Traditional delivery of content in the form of documents, whether in HTML or PDF, can be very limiting to users who want to search across multiple documents, reorganize document content into a form that is useful to the particular task at hand, or share portions with collaborators. As the functionality on Web sites and mobile devices becomes more sophisticated, new ways of delivering content are needed to take advantage of these capabilities. Dynamic assembly of content into custom views can be optimized with delivery of content components instead of whole documents. Powerful search features can be enhanced with metadata and other forms of content enrichment.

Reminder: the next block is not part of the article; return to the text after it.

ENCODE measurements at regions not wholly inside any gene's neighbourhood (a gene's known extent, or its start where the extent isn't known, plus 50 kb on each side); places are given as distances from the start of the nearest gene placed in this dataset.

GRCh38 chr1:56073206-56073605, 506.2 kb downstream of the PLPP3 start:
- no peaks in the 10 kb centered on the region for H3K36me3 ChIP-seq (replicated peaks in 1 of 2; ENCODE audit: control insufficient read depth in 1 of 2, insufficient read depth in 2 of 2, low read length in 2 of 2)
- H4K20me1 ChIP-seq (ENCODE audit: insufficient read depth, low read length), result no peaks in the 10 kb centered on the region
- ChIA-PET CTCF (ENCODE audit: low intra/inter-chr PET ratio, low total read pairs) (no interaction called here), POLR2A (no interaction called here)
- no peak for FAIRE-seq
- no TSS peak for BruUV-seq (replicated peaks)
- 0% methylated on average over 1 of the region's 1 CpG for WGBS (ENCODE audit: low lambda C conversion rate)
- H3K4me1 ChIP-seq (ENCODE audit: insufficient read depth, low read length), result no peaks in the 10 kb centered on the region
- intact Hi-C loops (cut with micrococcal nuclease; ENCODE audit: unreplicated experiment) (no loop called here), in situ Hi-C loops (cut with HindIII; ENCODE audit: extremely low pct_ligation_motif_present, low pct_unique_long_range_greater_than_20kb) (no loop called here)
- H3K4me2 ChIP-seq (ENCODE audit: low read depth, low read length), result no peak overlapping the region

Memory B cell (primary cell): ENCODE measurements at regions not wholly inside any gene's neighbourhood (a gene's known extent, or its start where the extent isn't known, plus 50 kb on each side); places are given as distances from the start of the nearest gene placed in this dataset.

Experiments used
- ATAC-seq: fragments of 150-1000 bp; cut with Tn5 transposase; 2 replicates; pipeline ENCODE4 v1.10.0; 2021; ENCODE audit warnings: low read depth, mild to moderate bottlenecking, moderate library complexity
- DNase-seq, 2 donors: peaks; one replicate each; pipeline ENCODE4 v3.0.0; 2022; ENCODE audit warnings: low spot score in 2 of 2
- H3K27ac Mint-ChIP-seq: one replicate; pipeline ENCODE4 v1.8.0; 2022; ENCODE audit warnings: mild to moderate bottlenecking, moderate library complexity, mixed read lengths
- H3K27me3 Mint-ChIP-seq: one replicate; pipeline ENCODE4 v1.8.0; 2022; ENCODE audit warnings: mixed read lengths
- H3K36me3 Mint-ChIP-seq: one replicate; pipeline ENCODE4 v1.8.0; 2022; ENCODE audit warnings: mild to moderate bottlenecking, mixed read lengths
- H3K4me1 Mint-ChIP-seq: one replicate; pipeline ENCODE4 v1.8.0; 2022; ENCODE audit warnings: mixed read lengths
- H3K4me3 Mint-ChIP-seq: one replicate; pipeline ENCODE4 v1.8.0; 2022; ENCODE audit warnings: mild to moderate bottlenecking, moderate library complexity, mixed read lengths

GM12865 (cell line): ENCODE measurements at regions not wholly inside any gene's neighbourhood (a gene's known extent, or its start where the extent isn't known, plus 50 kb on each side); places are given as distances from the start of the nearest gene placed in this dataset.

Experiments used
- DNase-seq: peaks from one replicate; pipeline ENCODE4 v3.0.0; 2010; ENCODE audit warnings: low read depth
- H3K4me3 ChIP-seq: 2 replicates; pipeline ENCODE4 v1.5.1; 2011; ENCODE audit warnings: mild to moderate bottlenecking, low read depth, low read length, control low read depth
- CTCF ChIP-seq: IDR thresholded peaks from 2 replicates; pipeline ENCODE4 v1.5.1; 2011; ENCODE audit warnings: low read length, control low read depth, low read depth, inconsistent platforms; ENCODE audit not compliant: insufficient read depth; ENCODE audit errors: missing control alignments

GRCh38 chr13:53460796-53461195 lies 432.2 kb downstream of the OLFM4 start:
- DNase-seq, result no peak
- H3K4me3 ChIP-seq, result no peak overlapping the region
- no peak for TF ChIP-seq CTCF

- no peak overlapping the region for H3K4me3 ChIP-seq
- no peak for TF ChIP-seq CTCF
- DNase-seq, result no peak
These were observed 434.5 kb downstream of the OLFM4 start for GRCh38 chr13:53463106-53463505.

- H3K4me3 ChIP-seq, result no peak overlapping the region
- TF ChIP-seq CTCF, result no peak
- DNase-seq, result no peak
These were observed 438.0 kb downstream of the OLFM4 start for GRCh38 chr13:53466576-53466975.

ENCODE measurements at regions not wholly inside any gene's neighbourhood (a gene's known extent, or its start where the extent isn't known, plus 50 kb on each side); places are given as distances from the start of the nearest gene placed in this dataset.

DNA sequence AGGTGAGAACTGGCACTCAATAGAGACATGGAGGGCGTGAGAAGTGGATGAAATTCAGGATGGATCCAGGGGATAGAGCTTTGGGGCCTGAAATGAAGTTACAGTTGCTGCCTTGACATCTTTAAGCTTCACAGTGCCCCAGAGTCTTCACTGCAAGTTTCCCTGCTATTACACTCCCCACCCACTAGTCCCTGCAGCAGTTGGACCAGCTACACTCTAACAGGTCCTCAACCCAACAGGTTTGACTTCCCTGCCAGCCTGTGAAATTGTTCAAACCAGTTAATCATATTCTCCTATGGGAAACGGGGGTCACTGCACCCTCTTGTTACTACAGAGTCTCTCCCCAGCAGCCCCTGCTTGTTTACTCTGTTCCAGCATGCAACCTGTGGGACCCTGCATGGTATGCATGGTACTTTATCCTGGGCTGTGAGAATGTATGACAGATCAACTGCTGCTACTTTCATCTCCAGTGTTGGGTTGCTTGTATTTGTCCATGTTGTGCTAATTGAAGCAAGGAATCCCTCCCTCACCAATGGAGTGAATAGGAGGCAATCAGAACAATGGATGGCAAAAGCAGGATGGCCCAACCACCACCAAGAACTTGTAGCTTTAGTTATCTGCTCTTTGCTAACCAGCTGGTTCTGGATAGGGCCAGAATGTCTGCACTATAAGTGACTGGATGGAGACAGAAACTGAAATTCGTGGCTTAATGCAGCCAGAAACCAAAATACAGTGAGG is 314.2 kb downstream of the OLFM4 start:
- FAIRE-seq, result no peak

SSP and repurposing content traditionally focuses on the content creation, authoring, management and workflow steps up to delivery. In order for organizations to keep up with the potential of delivery systems and the emerging expectations of users, it behooves us to take a broader view of requirements for content systems and the underlying data model. Developers need to expand the scope of activities they evaluate and plan for when designing the system and the underlying data model. They should consider what metadata might improve faceted searching or dynamic assembly. In doing so they can identify the multiple purposes the content is destined for throughout the ecosystem in which it is created, managed and consumed.

Multipurpose content is designed with additional functionality in mind including faceted search, distributed collaboration and annotation, localization and translation, indexing, and even provisioning and other supply chain transactions. In short, multipurposing content focuses on the bigger picture to meet a broader set of business drivers throughout the enterprise, and even beyond to the needs of the information consumers.